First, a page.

In­vest in fast art

The Du­cati 916 is just beau­ti­ful. Enough said

Motorcycle News (UK) - - Buying & Selling -

This thing is au­to­mo­tive en­gi­neer­ing el­e­vated to high art, which is why there’s one in the San Fran­cisco Mu­seum of Modern Art.

Du­cati took the al­ready sen­sa­tional 888cc V-twin, en­larged it a frac­tion, gave it a new en­gine man­age­ment sys­tem and chas­sis, and clad it in body­work that is just erotic (even if some of the styling cues, like the twin nar­row head­lights, were robbed from the Honda NR750). Just look­ing won­der­ful wasn’t the whole story: the 916, and its de­riv­a­tives, won just about ev­ery race cat­e­gory they were en­tered in.

The Pani­gale notwith­stand­ing, Du­cati sim­ply hasn’t been able to pro­duce a suc­ces­sor with the same wow fac­tor. It’s been like Jaguar trying to fol­low the E-type: how you do you top that?

The older mod­els are be­ing pulled up by the soar­ing val­ues of all the var­i­ous race replica and lim­ited- edi­tion spe­cials. A few years ago, start­ing money for a 916 was about £2500. Right now, the cheap­est are the base model 996s, and their val­ues are be­ing pulled by the halo ef­fect from the spe­cial mod­els and the re­al­i­sa­tion there will never be any­thing like this again – ex­actly the same ef­fect that’s send­ing air-cooled Porsche 911s soar­ing.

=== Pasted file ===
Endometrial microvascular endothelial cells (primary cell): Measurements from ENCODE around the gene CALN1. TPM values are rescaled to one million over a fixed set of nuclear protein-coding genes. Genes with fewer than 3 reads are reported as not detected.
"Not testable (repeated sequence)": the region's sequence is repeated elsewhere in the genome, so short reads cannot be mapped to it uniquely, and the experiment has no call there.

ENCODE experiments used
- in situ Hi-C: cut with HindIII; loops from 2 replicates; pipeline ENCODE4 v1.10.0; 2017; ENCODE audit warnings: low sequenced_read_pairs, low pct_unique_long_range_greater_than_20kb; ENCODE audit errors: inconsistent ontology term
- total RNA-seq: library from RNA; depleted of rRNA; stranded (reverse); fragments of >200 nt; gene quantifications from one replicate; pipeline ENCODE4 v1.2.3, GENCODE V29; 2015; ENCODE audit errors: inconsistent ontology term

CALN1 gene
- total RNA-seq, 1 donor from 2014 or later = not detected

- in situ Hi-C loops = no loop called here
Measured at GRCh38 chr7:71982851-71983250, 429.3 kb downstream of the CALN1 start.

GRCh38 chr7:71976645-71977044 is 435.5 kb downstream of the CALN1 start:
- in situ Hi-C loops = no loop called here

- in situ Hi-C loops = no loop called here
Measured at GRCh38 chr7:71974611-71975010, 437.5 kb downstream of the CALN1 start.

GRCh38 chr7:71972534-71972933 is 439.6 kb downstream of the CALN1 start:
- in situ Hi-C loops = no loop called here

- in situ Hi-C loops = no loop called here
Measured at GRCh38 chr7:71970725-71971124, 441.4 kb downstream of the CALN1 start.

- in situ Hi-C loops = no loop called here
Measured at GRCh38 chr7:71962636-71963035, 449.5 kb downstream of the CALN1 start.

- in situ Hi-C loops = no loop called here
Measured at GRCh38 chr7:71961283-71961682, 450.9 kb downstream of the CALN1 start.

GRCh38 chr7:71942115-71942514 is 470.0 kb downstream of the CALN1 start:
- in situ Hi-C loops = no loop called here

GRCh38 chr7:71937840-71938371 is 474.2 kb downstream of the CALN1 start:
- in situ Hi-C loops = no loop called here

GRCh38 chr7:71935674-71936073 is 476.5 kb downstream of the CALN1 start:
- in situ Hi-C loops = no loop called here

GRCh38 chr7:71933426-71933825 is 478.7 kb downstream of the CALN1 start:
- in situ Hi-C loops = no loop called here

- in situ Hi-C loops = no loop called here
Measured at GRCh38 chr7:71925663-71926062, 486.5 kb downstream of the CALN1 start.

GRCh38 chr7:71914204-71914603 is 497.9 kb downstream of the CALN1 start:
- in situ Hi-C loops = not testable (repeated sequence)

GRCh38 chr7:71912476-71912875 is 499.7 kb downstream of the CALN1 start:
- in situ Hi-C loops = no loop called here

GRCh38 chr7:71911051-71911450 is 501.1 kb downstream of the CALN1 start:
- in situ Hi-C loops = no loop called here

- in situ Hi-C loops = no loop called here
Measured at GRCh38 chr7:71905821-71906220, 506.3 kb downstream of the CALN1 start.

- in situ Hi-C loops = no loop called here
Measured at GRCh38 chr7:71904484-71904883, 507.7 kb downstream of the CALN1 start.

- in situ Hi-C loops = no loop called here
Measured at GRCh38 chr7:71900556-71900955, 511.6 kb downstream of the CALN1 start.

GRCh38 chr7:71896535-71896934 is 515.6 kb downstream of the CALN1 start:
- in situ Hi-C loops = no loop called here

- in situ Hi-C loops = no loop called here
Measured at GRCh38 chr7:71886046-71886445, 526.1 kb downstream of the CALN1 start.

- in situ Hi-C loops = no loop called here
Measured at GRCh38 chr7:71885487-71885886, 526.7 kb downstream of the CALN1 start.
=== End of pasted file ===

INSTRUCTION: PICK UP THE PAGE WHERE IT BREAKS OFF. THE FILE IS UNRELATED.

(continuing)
You can spend £15k or more if you want, but for the best re­turn buy a 996 or 998, now that the early 916s are be­ing hunted down. A £1000 profit over 12 months is a 25% re­turn on in­vest­ment.

Even your granny will have heard of the glo­ri­ous 916

…and it’s a de­sign that’ll never look dated

Still the most al­lur­ing tank in bik­ing…

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